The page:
In America, if you want to vote for the people who would prefer to tax the wealthy more than the poor, you’re also going to vote for the people who want to protect a woman’s right to choose. Communities come with a set of ideals that seem to have nothing to do with each other.

The size of a community is determined by optimizing who is in and who is out based on that bundle of ideals. Smaller communities might have a smaller set of niche beliefs, or they may have many beliefs that lead to just a tiny intersection of folks who are interested, engaged, and belong.

Workplaces can be like this, too. Much of the dust up at 37 Signals/Basecamp has to do with bundles of belief. At one time, the community of folks who liked 37 Signals product and content had a particular set of beliefs. Then, it turned out, the founders were uncomfortable and challenged by the assumed values of the community they created and found themselves in. They chose a pathway that ran counter to those values, and the community changed. 1

Organized religion is a powerful community because it is both explicit about belief and complicit in creating those beliefs. It is a community whose purpose is to generate folks who must adhere to its values.

Communities use beliefs as boundaries– in these areas we’ve identified, here are the values we hold as a community. And communities break when new challenges arise and they are forced to generate new values. Lately, it seems a new burden that has been placed on communities– the inability to opt out of holding any value at all. I don’t remember the particulars, but I think it was sometime during the George Floyd protest that there was some dust up within an online yarn pattern community. I don’t remember if the yarn folks were taking the side I agree with or not. I don’t really think that matters. I think what that incident points out is that whereas in the past, trading yarn patterns would never have required establishing beliefs about police brutality directed at African Americans, today, sometimes that’s a requirement.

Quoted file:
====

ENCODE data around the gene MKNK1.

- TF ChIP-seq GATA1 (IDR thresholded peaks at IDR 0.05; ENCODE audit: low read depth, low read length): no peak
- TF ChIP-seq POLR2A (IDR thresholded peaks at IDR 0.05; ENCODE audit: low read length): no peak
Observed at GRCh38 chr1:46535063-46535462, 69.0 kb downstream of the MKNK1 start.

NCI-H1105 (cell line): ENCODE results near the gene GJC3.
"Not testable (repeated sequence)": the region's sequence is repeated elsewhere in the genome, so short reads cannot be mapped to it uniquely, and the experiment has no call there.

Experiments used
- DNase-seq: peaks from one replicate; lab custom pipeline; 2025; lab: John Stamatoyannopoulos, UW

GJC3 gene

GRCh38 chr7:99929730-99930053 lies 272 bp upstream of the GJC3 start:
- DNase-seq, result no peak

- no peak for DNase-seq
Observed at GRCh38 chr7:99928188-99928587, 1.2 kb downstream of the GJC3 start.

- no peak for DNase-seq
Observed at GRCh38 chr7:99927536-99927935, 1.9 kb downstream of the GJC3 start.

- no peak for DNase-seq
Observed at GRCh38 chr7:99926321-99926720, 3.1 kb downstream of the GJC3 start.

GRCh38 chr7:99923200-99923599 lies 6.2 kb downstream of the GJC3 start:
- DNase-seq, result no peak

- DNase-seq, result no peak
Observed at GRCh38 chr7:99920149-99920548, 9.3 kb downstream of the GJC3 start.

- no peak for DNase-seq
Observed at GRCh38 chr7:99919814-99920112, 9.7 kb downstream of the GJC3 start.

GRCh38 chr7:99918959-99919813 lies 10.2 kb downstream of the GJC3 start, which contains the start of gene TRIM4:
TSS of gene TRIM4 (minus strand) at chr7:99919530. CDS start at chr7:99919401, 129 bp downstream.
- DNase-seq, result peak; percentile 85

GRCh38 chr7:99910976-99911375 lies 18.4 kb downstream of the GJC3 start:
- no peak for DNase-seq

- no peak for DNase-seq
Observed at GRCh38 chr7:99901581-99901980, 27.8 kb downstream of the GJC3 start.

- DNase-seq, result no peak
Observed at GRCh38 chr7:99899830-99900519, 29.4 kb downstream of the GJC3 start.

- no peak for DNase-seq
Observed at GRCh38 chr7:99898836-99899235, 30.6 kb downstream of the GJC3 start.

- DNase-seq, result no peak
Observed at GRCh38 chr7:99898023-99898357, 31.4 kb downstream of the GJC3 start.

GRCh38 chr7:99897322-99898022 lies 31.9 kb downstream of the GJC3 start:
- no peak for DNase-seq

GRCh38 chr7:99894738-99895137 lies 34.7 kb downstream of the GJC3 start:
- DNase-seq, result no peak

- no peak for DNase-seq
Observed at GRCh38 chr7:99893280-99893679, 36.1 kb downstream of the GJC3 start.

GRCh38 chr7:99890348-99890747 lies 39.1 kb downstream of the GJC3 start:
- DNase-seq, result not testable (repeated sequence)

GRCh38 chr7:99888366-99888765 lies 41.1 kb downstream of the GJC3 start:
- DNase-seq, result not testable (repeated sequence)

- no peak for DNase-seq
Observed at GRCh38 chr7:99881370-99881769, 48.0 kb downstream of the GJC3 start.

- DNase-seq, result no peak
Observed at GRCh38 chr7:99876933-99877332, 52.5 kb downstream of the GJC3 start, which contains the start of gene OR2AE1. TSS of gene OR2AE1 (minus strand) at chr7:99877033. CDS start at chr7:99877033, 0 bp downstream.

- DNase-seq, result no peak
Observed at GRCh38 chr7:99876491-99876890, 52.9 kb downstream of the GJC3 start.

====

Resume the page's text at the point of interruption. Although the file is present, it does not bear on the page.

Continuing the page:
This is a huge burden on communities.

I play volleyball a few nights a week here in Baltimore. I have no idea what these folks think about what’s happening in Gaza. I don’t have any clue how they feel about Donald Trump. I don’t know if they’re worried or excited about AI. Because we are all self-centered, I project the views and values I have onto these people– I like them, and so my assumption is that we would generally agree on all things. But because I’m also somewhat self-aware, I’m positive if the rec league volleyball pick up players suddenly had to express their values across all of these areas of belief, our community would be fractured.

This is the dance we require. There are times we have to take a stand. There are times that certain values need to be a part of a community. There are times where the broader global discussion might even require that we all, to a degree, “take a side”. But there’s also a lot of pleasure and joy and community in spaces that can be more narrow. There are times and places that have a right to be guarded from having to expand their bundle of belief.

In the US, our political system is structured to guarantee two political parties. And many folks are often dissatisfied by their choices, because a system with two parties incentives generating a set of opposing bundles of belief that come as close as possible to splitting the population evenly. In this optimization problem, very few people can point to one political party and feel satisfied with the bundle of beliefs they are signing up for. Few individual preferences are met while we optimize for a very specific compromise. In politics, we require parties to take a stand on virtually every matter and make values clear in all things.

It’s not always the right decision to require the same of every community we walk in.